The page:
In case you are looking for definitions to describe the current political soup we are in, good luck! We seem to be swirling around in a strange witch's brew of ingredients where socialism is mixed up with fascism, dictatorship, corporatism, communism, and with a small dash of capitalism thrown in just to placate the few Americans left in the nation. That's a lot of isms. We are trying so hard, as Americans, to define the political ideology of our future, while watching capitalism marginalized to near extinction. What do we call the new witch's brew?
We had capitalism in a form that satisfied the needs of most Americans for many years. Capitalism, combined with the rule of U.S. Constitutional law, was simple in design and created opportunity for all comers.
But Michael Moore says capitalism is dead. (I would say it lives on in the hearts of Americans, but Michael Moore doesn't listen to me.) What Michael Moore is really saying, I think, is that corporatism has taken over capitalism through political corruption. Large corporations are indeed now political organizations being played by governments and politicians on a global scale. This has happened to such an extent that corporatism has nearly killed capitalism. Of course Michael Moore never liked capitalism anyway, so he delights in the death of the most productive economic system in the history of the world.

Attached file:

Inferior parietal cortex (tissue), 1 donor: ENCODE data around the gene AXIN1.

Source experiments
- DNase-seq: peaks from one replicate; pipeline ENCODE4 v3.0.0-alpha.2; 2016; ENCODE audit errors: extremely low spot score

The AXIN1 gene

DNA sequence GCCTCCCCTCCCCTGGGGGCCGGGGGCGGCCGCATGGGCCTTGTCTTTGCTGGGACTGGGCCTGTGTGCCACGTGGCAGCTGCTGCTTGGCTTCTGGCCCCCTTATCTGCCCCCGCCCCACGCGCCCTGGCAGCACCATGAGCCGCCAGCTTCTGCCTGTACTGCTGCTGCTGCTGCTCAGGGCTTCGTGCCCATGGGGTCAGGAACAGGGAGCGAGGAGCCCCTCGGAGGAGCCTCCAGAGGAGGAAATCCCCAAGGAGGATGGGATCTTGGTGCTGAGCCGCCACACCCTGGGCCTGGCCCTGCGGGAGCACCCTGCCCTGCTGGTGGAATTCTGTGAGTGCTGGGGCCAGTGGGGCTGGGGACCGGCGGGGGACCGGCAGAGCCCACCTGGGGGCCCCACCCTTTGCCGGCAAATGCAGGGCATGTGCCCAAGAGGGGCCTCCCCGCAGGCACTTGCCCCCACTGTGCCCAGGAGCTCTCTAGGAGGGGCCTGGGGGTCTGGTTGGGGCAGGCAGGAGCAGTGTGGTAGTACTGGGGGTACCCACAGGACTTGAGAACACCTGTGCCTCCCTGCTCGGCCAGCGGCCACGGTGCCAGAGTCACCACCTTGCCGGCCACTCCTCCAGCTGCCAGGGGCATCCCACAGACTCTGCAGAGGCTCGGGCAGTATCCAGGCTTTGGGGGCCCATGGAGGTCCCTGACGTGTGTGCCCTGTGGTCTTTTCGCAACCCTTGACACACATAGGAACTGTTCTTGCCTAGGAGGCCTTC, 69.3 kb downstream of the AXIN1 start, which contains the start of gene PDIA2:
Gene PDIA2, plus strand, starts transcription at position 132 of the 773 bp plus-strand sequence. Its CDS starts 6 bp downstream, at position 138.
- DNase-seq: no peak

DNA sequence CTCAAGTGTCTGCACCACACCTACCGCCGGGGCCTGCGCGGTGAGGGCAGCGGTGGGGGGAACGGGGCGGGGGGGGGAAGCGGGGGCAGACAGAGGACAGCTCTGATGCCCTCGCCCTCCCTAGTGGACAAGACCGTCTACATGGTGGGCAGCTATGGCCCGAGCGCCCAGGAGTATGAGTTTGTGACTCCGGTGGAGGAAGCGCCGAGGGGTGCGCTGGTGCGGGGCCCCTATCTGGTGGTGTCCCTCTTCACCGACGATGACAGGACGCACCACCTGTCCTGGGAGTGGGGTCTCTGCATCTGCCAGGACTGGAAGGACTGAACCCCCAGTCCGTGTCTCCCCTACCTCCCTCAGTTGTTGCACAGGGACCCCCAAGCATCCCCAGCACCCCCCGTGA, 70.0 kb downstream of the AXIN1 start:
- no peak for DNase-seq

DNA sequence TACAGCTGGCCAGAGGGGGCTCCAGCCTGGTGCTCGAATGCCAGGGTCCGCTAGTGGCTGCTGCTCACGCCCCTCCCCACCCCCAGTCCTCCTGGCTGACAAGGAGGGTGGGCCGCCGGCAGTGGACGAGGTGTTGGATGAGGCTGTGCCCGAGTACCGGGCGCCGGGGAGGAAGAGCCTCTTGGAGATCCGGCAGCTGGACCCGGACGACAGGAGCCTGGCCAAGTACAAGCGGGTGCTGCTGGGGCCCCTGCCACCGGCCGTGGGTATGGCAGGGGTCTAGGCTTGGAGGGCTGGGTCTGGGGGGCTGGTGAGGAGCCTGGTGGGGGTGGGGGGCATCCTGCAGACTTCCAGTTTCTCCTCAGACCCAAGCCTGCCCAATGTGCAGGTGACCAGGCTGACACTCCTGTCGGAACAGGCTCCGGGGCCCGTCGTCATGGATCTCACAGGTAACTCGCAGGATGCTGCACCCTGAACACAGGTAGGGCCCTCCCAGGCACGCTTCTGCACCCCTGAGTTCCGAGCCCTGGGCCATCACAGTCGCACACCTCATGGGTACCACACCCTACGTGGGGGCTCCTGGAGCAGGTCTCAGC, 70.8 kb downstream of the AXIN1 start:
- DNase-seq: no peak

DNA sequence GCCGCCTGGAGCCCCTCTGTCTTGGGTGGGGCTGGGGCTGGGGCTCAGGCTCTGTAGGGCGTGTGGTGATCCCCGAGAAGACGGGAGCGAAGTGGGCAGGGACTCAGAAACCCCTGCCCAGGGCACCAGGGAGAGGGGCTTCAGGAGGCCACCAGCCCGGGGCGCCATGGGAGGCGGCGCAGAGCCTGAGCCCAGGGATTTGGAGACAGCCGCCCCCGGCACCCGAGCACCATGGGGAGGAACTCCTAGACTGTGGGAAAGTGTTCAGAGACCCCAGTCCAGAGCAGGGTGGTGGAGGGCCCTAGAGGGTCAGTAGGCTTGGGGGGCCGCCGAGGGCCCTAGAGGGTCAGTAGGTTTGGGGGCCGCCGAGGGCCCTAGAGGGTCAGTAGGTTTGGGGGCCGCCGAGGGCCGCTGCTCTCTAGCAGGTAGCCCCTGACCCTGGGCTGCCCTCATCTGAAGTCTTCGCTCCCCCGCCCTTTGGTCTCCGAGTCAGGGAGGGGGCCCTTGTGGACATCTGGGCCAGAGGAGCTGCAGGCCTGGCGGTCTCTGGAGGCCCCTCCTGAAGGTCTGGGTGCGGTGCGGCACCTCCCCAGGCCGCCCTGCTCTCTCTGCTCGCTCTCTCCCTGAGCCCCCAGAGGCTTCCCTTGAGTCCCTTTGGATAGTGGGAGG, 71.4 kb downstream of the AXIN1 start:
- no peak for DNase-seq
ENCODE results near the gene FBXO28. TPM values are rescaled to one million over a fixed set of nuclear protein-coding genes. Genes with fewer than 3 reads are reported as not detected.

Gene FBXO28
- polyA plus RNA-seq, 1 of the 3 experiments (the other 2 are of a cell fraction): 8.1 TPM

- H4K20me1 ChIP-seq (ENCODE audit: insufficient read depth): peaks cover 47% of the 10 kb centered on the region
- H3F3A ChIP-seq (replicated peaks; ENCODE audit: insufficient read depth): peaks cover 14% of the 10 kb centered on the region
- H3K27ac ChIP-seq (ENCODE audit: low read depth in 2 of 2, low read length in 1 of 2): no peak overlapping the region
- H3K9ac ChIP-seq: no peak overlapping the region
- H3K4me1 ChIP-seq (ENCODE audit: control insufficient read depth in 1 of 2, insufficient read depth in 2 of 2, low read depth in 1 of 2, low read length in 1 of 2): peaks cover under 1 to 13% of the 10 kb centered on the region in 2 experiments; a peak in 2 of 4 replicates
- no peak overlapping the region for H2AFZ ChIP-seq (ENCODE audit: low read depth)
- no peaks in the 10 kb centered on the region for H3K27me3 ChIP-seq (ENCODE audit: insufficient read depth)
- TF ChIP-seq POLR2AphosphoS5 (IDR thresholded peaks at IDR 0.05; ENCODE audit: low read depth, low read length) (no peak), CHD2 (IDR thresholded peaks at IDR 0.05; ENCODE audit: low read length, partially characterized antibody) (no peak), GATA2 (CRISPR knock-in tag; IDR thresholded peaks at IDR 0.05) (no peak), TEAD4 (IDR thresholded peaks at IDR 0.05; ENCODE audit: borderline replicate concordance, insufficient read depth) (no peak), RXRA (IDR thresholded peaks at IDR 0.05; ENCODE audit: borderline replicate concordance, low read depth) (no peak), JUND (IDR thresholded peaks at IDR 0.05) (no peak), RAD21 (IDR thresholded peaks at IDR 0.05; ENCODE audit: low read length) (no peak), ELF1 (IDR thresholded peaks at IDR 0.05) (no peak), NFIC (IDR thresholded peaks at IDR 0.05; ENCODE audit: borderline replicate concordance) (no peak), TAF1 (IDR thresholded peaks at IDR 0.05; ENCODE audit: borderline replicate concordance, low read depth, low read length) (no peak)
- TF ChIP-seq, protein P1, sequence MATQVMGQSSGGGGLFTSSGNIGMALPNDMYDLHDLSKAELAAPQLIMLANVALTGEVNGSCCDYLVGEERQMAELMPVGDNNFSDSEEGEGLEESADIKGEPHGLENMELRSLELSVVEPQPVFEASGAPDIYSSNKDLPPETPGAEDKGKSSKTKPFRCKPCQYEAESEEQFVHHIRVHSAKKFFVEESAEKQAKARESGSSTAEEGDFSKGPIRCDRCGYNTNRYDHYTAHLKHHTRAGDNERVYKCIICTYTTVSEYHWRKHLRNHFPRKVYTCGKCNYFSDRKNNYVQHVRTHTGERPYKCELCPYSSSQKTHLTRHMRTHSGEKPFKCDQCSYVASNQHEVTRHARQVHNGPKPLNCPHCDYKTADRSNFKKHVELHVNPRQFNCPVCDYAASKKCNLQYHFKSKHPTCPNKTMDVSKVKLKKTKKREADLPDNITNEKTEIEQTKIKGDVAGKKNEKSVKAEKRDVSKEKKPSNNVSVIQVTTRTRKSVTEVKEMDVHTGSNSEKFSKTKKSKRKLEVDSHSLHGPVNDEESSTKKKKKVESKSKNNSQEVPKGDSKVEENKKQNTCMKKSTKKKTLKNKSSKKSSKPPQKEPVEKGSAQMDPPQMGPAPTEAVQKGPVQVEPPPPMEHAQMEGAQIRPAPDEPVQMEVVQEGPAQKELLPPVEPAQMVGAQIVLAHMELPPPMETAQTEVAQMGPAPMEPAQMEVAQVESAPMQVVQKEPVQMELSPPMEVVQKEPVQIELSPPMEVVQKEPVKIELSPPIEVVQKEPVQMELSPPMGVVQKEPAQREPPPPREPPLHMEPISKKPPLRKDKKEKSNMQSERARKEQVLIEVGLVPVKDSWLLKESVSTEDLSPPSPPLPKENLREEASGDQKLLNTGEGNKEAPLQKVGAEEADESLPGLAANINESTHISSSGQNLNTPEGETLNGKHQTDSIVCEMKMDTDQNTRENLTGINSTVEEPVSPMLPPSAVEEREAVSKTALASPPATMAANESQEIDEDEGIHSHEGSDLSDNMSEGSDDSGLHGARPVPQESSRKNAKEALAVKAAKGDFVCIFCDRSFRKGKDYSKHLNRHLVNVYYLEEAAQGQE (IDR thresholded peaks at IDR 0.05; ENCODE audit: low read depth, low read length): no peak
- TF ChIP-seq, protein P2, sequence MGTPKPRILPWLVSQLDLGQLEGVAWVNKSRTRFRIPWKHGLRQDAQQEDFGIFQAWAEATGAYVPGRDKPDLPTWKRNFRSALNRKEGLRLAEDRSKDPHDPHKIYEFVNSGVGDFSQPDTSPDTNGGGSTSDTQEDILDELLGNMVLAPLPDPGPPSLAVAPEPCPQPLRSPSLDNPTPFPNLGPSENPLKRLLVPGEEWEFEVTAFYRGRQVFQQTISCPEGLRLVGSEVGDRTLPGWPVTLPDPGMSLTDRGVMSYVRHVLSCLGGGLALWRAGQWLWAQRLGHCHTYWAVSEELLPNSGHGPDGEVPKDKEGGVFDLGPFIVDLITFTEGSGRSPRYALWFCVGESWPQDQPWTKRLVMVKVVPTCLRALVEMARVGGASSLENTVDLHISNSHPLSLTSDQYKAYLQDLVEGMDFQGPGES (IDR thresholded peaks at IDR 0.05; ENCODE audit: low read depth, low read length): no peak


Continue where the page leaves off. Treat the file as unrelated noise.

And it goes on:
But let's define our "merds." What is the difference between Corporatism and Capitalism?
- Political / Economic system in which power is exercised through large organizations (businesses, trade unions, their associated lobbying efforts, etc.) working in concert or conflict with each other; usually with the goal of influencing or subsuming the direction of the state and generally only to benefit their own socioeconomic agendas at the expense of the will of the people, and to the detriment of the common good.
- The influence of large business corporations in politics.
An economic system in which the means of production and distribution are privately or corporately owned and development is proportionate to the accumulation and reinvestment of profits gained in a free market.This is an example of a definition by non-essentials. An essential definition of capitalism is a political definition:
Capitalism is a social system based on the principle of individual rights.